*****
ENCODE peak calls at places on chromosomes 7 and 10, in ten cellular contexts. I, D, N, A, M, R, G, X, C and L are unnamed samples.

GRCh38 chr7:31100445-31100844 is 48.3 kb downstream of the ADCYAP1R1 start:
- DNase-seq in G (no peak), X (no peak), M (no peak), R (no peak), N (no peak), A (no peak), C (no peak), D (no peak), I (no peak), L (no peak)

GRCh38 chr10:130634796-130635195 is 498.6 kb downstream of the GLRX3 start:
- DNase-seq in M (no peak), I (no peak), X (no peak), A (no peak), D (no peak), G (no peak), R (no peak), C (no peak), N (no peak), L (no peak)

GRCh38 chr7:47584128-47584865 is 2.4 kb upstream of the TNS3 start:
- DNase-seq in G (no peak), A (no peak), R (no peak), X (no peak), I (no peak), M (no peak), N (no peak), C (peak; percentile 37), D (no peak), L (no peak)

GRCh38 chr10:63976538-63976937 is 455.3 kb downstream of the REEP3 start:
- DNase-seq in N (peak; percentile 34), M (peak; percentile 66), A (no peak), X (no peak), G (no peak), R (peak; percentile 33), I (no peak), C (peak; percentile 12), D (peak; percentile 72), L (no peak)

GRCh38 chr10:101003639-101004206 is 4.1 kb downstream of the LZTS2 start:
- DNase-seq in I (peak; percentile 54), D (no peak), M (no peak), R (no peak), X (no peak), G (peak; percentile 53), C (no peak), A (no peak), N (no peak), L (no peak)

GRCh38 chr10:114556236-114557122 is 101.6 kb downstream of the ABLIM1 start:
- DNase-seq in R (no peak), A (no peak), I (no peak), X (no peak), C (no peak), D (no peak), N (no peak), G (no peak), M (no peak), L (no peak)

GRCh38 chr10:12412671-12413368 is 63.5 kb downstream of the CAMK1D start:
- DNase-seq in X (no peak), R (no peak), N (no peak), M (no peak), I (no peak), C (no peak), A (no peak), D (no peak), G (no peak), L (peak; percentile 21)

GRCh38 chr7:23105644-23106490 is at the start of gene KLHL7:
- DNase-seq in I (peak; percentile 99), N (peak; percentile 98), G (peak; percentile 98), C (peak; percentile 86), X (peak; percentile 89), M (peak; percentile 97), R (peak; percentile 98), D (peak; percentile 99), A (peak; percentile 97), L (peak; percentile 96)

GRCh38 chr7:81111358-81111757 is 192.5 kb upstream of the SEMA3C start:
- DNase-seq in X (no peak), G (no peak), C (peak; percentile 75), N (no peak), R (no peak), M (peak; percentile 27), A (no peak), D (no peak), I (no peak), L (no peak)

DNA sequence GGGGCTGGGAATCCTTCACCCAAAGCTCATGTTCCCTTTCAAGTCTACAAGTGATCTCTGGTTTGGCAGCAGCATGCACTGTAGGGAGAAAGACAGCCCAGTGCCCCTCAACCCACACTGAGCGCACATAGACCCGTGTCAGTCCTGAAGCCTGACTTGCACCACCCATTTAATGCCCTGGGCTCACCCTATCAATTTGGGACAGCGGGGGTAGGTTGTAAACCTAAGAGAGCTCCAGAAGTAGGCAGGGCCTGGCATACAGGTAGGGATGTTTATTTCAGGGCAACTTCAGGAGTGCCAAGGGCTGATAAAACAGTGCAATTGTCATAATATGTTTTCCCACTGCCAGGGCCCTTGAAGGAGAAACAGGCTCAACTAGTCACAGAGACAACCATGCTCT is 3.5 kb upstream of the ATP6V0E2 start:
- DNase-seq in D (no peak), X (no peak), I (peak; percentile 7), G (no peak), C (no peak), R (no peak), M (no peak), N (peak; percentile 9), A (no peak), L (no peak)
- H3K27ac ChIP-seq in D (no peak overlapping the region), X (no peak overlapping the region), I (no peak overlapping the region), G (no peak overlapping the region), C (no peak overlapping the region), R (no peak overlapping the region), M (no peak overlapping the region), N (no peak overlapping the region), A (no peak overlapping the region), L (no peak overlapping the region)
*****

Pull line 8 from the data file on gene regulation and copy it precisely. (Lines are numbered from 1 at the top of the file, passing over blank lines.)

GRCh38 chr10:63976538-63976937 is 455.3 kb downstream of the REEP3 start: